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Nov 18

Charts – 17 November 2017

Posted on Saturday, November 18, 2017 by Paul in Music

Nice quiet week.  We start with…

1.  Camila Cabello featuring Young Thug – “Havana”

Three weeks at number one, and there’s not much more to say about that.  If you’re into statistical quirks, you might be interested to note that it’s not number one on the pure sales chart, or on the pure streaming chart; but what it does have is a balance between both sources.   The streaming number one is “Rock Star”, and the sales number one is “Anywhere” by Rita Ora, which climbs 5-2 to become her biggest hit since “I Will Never Let You Down” reached number 1 in 2014.

7.  Eminem featuring Beyonce – “Walk On Water”

This is the lead single from his ninth solo album “Revival”, and if it wasn’t for the big name guest star, it would be a surprising choice, since it’s basically five minutes of Eminem rapping over a piano.

“I walk on water but I ain’t no Jesus / I walk on water, but only when it freezes”.  Yes, it’s another of those songs about how very successful and famous people are in fact also human and have feelings and stuff.  By the last verse, he’s moved on to acknowledging that his imperial phase is over and people don’t actually care as much as they used to – which is at least a new topic for Eminem, and the elephant in the room for somebody whose stock in trade has often been talking about his own iconic status.  Ironically, he hasn’t been this high up the chart since “The Monster” reached number 1 in 2013.  For that matter, it’s the highest position that Beyonce has reached since 2015, when her guest shot on Naughty Boy’s “Runnin’ (Lose It All)” reached 4.

Below that, we have a nice string of uneventful climbers.  “Man’s Not Hot” by Big Shaq climbs 11-8 to enter the top 10 – impressive for a slow-burn novelty hit.  “Blinded By Your Grace – Part 2” by Stormzy featuring MNEK jumps 22-12.  And  “I Miss You” by Clean Bandit featuring Julia Michaels climbs 23-14, so it’s gaining momentum after an unexpectedly slow start.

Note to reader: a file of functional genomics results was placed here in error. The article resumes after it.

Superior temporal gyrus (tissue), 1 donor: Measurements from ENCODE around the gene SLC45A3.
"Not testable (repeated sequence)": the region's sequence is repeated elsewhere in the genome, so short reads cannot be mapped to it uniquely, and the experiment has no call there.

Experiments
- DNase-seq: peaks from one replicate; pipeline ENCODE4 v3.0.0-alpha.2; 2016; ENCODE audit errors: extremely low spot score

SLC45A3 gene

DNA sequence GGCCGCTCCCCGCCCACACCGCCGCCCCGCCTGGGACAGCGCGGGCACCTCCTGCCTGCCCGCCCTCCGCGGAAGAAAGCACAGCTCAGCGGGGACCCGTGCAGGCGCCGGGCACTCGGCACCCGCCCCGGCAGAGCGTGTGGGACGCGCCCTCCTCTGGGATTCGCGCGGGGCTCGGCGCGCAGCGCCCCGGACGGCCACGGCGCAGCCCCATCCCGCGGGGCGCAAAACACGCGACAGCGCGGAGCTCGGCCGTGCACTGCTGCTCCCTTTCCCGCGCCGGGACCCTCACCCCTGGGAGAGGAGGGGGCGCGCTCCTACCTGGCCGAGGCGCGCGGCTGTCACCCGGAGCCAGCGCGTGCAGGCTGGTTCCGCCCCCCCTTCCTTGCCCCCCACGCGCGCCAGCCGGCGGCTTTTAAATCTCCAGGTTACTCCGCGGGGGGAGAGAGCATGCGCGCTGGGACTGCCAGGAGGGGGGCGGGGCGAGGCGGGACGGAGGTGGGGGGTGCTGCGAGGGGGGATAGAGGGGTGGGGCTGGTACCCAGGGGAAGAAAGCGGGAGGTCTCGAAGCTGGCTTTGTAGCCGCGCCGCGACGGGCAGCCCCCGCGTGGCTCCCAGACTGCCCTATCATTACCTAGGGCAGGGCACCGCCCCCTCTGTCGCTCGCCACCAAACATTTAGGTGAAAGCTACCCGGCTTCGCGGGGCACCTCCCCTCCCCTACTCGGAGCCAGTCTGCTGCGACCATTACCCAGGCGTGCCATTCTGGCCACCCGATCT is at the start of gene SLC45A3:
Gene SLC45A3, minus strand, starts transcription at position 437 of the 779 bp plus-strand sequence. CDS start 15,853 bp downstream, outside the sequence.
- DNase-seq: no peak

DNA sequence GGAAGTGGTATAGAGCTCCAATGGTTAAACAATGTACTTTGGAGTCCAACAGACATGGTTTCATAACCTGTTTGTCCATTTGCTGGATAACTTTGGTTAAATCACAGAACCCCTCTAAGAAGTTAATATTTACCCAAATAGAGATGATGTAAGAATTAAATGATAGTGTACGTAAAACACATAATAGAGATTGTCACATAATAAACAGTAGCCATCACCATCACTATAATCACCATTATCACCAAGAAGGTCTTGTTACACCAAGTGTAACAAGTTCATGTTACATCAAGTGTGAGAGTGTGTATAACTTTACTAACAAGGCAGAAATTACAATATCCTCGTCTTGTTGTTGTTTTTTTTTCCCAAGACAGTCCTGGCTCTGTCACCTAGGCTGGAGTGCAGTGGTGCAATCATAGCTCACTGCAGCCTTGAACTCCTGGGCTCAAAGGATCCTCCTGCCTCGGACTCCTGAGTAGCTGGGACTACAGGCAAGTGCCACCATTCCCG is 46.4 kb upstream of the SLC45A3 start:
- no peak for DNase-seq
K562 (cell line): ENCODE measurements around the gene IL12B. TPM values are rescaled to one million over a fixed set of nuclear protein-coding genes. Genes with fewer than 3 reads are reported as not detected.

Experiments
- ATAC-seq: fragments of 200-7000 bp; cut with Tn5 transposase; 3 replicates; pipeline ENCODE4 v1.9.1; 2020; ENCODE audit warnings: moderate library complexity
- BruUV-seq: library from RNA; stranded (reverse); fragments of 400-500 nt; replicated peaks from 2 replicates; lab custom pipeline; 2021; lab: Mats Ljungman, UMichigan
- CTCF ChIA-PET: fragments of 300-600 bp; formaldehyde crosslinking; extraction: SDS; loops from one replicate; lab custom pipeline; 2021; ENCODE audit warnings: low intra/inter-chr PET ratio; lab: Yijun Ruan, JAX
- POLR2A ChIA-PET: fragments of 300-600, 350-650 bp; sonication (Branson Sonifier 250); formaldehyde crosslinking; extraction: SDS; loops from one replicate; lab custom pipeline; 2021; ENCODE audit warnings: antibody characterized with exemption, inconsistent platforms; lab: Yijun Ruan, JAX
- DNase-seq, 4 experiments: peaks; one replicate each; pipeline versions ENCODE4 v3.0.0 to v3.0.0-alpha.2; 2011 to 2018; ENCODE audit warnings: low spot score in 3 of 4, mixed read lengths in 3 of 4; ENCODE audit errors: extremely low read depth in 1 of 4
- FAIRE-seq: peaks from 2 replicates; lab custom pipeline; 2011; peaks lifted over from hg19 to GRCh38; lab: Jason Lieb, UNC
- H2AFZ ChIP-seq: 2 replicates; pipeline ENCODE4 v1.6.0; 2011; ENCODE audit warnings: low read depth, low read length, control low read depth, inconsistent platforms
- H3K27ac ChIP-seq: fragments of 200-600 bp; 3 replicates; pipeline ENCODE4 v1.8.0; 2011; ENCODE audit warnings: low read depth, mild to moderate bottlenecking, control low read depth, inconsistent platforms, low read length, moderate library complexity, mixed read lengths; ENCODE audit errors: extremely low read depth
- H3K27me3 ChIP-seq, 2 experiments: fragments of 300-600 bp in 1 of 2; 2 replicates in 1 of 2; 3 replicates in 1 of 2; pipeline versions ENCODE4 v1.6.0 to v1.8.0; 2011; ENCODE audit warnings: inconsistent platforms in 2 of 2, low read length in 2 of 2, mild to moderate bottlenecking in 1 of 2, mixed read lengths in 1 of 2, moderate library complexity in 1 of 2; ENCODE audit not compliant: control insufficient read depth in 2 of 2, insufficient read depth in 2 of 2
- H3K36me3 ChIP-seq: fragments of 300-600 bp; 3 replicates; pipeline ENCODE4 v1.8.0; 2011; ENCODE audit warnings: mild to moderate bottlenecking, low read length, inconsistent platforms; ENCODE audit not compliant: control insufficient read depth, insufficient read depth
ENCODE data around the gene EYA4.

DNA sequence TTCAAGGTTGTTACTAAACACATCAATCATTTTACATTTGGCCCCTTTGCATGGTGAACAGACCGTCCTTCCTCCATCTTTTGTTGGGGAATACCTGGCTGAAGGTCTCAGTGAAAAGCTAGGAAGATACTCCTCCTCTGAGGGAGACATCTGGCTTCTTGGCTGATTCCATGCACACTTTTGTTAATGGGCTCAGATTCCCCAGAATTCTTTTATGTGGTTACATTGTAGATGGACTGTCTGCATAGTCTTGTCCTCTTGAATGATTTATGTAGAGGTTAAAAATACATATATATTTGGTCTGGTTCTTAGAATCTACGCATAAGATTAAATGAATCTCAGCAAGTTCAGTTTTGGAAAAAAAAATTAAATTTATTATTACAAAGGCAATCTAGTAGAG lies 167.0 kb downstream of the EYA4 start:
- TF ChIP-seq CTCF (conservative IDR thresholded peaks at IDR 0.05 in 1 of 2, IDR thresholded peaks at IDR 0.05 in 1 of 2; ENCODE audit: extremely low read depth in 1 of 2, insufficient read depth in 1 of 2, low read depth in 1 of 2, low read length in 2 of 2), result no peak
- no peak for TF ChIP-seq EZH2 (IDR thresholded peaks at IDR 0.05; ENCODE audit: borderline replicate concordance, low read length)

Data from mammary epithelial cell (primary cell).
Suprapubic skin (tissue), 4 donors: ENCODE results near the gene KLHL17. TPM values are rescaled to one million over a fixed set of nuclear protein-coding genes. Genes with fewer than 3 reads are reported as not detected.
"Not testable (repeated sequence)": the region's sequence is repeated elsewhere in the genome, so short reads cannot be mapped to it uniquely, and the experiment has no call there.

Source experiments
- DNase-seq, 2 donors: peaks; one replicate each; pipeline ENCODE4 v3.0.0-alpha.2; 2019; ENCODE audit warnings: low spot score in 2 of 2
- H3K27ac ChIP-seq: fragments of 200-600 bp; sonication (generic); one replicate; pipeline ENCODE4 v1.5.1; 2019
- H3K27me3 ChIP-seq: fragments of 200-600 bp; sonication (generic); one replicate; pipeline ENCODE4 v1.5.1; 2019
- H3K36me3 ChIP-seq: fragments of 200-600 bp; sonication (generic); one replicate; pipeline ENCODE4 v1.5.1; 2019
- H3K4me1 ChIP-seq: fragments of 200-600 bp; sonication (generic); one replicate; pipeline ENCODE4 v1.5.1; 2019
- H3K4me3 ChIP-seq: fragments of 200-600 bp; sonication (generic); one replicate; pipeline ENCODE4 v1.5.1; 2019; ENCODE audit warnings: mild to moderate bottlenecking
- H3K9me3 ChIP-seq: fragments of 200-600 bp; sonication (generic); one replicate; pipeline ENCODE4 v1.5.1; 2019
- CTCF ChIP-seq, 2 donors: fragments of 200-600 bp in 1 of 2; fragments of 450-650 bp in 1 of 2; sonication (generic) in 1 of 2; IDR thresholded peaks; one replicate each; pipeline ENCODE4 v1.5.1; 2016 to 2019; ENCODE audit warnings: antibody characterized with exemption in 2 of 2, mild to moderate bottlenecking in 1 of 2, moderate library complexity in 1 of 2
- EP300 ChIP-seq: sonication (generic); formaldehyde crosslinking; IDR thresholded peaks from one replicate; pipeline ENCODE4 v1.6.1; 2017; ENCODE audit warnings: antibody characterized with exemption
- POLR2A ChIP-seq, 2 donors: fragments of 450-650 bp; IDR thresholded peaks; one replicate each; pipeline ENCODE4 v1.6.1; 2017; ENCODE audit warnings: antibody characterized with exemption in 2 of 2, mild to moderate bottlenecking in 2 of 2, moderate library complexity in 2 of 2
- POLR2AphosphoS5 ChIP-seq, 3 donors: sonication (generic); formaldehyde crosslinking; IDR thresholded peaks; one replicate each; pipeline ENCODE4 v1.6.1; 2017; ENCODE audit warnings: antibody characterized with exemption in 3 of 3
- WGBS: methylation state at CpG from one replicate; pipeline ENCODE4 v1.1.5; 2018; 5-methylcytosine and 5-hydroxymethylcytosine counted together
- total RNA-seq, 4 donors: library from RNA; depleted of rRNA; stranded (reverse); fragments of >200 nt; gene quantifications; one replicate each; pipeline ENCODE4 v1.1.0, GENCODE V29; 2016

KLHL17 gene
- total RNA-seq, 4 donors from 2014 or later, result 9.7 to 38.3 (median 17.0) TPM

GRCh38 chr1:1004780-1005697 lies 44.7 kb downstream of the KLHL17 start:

17.  MK – “17”

Climbing 25-20, but it’s got a video now.  That’s Lisbon in the video, apparently.  I like the Italian house piano on this, it’s a nice change from the deluge of tropical house we’ve had this year.  “Let You Down” by NF climbs 24-23, and “Gucci Gang” by Lil Pump climbs 38-27.  And… it’s that time of year again.

29.  Elbow – “Golden Slumbers”

This is the soundtrack for the John Lewis Christmas advert, the modern British tradition in which a winsome cover version and a sentimental video remind us that John Lewis department stores are a beloved British institution.  Seriously, this is a thing now.  It’s a Beatles cover, of course – the original is from “Abbey Road”, and it’s ideally suited for John Lewis advert purposes, because it was only ninety-two seconds long to begin with.  Elbow haven’t had a hit single since 2008, when “One Day Like This” reached number 4; none of their other singles ever got past 19.  There have been four Elbow albums since 2008, but none of them produced any hits.  John Lewis soundtrack covers aren’t guaranteed to chart; last year’s single was Vaults’ version of “One Day I’ll Fly Away”, and that only got to 53.  But they usually do respectably.